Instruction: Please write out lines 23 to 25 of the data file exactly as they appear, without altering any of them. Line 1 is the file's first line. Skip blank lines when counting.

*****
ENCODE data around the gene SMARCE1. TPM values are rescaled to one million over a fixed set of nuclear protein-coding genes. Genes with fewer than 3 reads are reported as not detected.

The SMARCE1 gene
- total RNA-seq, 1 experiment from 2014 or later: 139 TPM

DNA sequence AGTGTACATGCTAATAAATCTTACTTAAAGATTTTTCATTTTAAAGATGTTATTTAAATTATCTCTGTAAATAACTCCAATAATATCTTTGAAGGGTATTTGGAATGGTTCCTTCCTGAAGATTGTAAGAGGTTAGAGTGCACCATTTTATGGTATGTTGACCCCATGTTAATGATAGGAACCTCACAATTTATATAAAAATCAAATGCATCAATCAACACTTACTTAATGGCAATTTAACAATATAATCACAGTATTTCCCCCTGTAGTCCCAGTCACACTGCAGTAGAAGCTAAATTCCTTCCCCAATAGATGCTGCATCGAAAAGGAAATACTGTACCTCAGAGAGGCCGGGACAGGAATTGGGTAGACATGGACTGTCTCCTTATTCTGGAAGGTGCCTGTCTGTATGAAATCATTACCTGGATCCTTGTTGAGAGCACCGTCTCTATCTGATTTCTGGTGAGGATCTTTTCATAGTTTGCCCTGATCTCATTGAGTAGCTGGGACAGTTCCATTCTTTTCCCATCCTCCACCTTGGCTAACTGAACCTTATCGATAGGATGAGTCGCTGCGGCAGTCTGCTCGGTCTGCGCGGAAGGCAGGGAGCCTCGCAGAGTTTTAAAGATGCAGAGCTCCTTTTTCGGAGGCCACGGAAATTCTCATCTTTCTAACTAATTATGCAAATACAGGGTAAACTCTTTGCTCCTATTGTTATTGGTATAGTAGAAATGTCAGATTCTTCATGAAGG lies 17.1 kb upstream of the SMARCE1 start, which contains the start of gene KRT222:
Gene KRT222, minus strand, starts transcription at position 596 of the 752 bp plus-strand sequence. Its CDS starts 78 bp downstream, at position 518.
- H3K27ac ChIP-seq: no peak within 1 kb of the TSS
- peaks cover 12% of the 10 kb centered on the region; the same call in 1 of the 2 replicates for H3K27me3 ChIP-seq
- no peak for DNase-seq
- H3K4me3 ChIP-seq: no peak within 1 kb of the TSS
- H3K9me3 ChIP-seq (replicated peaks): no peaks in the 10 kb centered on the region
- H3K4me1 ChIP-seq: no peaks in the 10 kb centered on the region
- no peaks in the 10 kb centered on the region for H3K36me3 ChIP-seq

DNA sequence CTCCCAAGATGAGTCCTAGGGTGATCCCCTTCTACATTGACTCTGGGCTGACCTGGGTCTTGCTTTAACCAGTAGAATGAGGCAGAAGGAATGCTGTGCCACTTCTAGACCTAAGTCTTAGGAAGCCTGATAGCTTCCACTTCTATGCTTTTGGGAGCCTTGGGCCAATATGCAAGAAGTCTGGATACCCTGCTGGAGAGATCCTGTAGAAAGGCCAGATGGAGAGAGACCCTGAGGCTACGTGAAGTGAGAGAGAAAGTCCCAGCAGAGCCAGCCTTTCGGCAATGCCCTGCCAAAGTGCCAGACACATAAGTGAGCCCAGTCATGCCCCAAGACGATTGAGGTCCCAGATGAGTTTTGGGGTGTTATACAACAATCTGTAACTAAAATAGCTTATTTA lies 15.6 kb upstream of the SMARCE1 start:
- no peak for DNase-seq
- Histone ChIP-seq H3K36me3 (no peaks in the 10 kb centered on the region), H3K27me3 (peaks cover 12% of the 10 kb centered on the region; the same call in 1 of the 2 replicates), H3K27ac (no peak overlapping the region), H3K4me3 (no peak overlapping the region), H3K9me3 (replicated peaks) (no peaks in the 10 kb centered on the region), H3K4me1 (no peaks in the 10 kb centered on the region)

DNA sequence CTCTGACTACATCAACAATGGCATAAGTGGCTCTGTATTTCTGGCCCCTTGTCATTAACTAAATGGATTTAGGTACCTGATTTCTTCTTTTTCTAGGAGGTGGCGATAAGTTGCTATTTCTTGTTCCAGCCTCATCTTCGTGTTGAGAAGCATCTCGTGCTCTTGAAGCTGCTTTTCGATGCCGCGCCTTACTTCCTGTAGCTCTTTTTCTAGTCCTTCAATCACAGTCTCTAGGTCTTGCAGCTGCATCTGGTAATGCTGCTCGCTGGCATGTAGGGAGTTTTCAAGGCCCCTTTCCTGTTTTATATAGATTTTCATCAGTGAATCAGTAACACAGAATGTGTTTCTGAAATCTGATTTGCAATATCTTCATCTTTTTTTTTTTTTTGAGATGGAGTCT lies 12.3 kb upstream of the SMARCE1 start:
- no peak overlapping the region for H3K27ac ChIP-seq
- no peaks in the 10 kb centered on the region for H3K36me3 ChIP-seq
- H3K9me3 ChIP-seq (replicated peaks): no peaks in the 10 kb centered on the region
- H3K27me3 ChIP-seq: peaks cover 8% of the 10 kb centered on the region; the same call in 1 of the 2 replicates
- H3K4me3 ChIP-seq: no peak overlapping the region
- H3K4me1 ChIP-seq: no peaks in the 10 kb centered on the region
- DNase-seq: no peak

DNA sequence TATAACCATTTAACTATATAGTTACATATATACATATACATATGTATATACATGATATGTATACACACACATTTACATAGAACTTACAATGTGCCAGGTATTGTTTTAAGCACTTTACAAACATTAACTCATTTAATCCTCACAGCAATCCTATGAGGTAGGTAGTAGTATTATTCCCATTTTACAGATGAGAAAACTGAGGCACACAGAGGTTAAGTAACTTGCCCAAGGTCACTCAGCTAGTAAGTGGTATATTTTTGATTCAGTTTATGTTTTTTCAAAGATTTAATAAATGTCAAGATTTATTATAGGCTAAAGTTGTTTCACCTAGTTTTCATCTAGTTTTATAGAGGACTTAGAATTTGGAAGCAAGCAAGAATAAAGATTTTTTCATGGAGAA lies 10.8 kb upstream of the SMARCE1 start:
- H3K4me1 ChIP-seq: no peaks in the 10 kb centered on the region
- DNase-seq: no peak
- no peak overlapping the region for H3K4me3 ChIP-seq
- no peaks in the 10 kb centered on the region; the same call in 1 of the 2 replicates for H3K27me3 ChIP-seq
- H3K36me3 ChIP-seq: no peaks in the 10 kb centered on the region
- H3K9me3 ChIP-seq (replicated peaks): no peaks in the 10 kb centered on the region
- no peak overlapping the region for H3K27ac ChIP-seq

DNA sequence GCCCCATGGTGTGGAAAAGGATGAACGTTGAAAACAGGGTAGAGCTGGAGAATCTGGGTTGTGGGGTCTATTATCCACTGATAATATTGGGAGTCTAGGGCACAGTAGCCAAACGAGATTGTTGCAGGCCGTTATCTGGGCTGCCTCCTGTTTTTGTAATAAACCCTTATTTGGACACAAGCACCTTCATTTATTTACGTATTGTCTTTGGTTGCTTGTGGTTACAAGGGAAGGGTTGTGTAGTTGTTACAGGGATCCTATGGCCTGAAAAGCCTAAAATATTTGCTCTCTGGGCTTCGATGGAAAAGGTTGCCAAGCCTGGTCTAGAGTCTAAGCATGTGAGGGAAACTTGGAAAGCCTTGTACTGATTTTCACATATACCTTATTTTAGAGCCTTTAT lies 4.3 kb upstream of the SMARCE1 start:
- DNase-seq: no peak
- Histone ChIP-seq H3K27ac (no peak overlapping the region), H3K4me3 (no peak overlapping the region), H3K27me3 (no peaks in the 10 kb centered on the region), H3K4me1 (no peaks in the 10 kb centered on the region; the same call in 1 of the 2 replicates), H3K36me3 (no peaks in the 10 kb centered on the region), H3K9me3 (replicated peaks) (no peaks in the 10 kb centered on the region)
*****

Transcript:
- DNase-seq: no peak

DNA sequence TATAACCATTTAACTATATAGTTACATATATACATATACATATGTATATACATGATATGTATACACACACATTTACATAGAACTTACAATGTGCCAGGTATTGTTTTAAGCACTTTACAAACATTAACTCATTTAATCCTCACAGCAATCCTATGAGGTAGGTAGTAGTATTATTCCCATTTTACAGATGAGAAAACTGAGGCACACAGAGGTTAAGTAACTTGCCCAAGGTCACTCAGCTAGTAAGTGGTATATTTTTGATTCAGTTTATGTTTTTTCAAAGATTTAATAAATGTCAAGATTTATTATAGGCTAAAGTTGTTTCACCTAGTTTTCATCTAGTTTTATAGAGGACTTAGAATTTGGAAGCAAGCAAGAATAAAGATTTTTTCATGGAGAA lies 10.8 kb upstream of the SMARCE1 start:
- H3K4me1 ChIP-seq: no peaks in the 10 kb centered on the region